Biden sets his sights on Nevada’s primary, with November also high on his mind

By Darlene Superville and Gabe Stern | Associated Press

LAS VEGAS — President Joe Biden pitched for votes Sunday in Nevada, where the first-in-the-West primaries are underway with early and absentee voting. But the Democrat and his team are also using the visit to shore up support for the general election in November.

The president last visited Nevada in December, when he highlighted more than $8 billion in federal money for passenger rail projects nationwide. On Sunday, Biden planned to rally voters in the city’s majority-Black Historic Westside and attend a campaign fundraiser.

Michael Tyler, a spokesperson for Biden’s reelection campaign, said the president will encourage supporters to vote in Tuesday’s primary and help build momentum for the fall, in what is shaping up to be a rematch of the 2020 contest against Republican Donald Trump.

In Tuesday’s primary, Biden faces only token opposition from author Marianne Williamson and a few relatively unknown challengers. He won Nevada in November 2020 by fewer than 3 percentage points.

The state known largely for its casino and hospitality industries is synonymous with split-ticket, hard-to-predict results. It has a transient, working-class population and large Latino, Filipino and Chinese American and Black communities. Nevada has a stark rural-urban divide, with more than 88% of active registered voters — and much of its political power — in the two most populous counties, which include the Las Vegas and Reno metro areas.

In 2022, Democrats successfully defended their Senate seat and lost the governor’s office. The six constitutional officers elected statewide are split evenly among Democrats and Republicans.

The narrow victory of Sen. Catherine Cortez Masto helped Democrats party keep control of the Senate for the remainder of Biden’s current term.

Working in Biden’s favor this year is the vast Democratic operation built by the late Sen. Harry Reid. The “Reid Machine” has for years trained operatives and retained organizers and is partially why, despite Nevada’s status as a purple state, Democrats have won every presidential election here since 2008.

But early signs show Biden could have more ground to make up than in past races. Voters are largely dissatisfied with the likely Biden-Trump rematch. A New York Times/Siena poll from November put Biden’s approval rating at 36% in Nevada.

“I know from my reelection, the issues that matter to Nevadans are still those kitchen table issues,” Cortez Masto said in an interview.

Biden has built his reelection campaign around the theme that Trump presents a dire threat to U.S. democracy and its founding values. The president also has championed the defense of abortion rights, recently holding his first big campaign rally, in Virginia, where the issue energized Democrats who won control of the state’s House of Delegates.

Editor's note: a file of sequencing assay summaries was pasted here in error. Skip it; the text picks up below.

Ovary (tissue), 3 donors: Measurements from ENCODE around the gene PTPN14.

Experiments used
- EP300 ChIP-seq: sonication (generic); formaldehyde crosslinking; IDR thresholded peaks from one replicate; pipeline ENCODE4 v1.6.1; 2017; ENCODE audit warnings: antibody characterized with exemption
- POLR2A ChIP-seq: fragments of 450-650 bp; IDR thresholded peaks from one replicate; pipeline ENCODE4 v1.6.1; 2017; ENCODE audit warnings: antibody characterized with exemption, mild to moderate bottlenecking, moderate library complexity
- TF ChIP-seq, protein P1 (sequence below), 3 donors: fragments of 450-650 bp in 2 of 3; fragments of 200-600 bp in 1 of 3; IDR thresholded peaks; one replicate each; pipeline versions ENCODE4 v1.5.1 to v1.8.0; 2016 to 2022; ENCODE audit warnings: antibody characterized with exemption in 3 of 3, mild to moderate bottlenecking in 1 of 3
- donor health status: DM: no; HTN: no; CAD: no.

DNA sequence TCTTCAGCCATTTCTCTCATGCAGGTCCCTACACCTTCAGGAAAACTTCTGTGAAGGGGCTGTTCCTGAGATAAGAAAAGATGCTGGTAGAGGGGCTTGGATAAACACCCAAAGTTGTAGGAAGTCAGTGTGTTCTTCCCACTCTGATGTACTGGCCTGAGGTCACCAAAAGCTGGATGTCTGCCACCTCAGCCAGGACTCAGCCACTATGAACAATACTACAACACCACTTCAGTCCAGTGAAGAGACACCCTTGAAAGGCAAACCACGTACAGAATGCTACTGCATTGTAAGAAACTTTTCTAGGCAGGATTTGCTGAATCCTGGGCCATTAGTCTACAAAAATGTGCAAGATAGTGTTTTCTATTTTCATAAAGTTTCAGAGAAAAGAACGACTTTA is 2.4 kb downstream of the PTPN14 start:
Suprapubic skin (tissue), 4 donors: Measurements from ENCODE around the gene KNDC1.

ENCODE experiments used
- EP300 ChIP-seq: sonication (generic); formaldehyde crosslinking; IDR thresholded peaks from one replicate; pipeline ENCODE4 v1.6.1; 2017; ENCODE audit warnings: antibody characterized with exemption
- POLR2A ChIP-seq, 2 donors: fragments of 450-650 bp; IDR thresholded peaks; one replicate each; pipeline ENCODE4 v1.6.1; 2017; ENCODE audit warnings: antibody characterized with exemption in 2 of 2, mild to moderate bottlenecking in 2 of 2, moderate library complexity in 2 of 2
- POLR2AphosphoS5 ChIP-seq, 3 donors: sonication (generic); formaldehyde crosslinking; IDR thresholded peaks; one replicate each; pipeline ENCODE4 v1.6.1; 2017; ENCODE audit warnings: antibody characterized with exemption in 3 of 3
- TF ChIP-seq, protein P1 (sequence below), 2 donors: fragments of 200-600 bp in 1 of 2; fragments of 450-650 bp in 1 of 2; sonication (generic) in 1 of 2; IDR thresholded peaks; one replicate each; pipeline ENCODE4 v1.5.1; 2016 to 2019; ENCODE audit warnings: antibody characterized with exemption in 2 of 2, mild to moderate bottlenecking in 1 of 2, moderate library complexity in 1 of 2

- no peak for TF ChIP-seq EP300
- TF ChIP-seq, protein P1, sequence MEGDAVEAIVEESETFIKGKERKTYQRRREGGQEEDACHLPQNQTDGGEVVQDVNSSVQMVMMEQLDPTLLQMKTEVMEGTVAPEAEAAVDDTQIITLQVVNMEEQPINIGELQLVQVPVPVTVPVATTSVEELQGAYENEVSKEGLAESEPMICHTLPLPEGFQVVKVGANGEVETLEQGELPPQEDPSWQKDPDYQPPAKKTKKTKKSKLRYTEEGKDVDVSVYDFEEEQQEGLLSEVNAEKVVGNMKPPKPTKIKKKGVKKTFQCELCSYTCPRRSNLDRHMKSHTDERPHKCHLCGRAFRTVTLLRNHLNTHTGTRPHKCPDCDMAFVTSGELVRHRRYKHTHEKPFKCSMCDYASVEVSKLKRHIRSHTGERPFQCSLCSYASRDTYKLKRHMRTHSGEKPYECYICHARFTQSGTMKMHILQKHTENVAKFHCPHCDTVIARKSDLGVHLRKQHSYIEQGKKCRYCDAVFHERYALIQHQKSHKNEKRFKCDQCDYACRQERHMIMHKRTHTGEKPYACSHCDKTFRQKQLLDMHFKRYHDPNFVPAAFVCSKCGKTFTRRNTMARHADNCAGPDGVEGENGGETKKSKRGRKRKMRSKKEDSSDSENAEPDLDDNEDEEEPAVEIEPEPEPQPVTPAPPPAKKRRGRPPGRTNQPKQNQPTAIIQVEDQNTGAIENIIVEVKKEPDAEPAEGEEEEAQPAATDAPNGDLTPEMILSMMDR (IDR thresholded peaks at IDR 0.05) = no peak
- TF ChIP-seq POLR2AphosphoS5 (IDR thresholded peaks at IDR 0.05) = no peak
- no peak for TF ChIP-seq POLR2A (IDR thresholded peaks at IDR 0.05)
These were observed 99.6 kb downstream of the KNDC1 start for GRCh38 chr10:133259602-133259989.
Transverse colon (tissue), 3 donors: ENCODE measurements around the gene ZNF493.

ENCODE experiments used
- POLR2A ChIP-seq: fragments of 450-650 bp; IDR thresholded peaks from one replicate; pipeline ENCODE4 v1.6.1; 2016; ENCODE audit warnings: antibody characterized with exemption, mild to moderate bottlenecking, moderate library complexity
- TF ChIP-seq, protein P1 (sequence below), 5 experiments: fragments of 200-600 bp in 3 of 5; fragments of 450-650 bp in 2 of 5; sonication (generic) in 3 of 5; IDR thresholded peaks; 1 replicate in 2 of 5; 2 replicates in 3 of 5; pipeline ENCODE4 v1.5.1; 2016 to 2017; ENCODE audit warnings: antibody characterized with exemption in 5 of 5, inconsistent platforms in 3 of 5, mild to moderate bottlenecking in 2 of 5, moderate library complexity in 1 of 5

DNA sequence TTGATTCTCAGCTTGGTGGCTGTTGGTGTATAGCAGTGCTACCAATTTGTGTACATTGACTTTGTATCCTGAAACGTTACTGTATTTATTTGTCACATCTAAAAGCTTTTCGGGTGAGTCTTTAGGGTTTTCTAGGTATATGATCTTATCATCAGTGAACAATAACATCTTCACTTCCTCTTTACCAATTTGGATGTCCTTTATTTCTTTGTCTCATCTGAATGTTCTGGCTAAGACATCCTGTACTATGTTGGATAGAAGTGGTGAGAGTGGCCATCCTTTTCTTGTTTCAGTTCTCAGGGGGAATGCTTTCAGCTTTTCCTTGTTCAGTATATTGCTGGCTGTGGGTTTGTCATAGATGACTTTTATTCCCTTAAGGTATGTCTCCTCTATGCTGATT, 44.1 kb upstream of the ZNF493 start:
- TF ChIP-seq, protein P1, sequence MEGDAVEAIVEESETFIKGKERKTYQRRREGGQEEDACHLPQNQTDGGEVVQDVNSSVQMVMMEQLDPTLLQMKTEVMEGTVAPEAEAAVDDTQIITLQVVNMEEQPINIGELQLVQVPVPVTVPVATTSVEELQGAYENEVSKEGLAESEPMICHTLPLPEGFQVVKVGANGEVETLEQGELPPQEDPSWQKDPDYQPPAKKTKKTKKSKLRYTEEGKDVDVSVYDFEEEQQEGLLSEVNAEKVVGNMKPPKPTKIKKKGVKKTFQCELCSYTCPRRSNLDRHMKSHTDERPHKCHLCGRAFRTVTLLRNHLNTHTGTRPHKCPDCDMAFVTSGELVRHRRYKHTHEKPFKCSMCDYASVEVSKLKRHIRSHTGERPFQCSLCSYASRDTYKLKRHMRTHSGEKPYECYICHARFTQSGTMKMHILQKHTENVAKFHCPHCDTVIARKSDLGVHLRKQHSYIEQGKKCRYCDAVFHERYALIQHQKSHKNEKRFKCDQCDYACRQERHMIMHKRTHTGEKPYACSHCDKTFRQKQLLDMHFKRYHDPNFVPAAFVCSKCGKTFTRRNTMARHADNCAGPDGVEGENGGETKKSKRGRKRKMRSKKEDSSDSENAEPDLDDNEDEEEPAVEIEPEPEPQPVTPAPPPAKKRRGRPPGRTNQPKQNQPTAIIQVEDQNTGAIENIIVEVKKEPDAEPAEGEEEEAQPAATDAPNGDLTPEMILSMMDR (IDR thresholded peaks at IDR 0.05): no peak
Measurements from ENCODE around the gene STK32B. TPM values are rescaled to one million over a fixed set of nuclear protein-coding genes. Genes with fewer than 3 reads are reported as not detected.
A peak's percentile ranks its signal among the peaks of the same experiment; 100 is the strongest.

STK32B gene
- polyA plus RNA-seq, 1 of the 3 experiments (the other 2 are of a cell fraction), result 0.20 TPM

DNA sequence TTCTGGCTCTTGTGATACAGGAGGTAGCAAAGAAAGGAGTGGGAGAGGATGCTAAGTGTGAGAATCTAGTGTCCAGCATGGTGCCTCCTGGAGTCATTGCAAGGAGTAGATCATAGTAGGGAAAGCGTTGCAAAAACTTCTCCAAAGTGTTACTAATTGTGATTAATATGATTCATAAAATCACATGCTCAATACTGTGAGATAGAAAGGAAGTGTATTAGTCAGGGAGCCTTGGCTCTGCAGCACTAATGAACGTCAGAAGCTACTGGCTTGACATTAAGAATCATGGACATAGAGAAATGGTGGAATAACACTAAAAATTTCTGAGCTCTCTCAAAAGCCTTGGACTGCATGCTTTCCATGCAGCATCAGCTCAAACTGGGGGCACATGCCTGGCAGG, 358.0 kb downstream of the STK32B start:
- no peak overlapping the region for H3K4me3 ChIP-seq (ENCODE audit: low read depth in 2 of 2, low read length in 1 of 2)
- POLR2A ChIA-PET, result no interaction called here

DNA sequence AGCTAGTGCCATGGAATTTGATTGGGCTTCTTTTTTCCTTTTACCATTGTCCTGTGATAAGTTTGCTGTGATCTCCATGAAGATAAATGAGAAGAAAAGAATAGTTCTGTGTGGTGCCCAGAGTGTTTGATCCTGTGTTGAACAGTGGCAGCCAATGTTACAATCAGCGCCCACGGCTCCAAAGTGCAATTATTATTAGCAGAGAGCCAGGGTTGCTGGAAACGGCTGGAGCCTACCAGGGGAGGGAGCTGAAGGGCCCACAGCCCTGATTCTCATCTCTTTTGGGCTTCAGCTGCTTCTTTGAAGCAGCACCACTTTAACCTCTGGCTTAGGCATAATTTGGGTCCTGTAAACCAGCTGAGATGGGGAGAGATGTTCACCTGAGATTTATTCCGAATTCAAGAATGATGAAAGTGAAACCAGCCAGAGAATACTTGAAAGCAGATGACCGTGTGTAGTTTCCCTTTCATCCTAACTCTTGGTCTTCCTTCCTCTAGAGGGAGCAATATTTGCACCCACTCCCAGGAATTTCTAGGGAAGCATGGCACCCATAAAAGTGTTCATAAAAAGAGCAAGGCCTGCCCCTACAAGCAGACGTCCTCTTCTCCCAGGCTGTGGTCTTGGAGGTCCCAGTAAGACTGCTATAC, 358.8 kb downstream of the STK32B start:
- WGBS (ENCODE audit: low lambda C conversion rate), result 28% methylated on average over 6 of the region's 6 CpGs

Biden also promotes his handling of the economy, arguing that his policies have created millions of jobs, combated climate change and improved American competitiveness overseas. But polls suggest many voters aren’t giving his administration credit.

The Democratic National Committee recently announced a six-figure ad buy in Nevada and South Carolina, where Biden won the leadoff primary Saturday. The ads are meant to boost enthusiasm among Black, Asian American and Latino voters statewide, including radio, television and digital ads in Spanish, Chinese and Tagalog, and a billboard in Las Vegas’ Chinatown.

As early voting began a week ago in Nevada, Trump asserted without evidence during a campaign rally in Las Vegas that he was the victim of the Biden administration’s weaponizing law enforcement against him. Trump has been indicted four times and faces 91 felonies.

Dan Lee, an associate professor of political science at the University of Nevada, Las Vegas, said that for Biden, “the map says he has to hold on to Nevada.”

The Republican primary is also Tuesday but the state GOP is holding caucuses on Thursday to allocate delegates. Trump is competing in the caucuses; rival Nikki Halley opted to stay on the nonbinding primary ballot.

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Rep. Susie Lee of Nevada and Tick Segerblom, chairman of the Board of Clark County Commissioners, greeted Biden at Harry Reid International Airport. The president has appearances in Las Vegas through Monday after spending part of the weekend in California.

Stern reported from Reno, Nevada. Associated Press writer Will Weissert in Washington contributed to this report.

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Stern is a corps member for the Associated Press/Report for America Statehouse News Initiative. Report for America is a nonprofit national service program that places journalists in local newsrooms to report on undercovered issues. Follow Stern on X: @gabestern326

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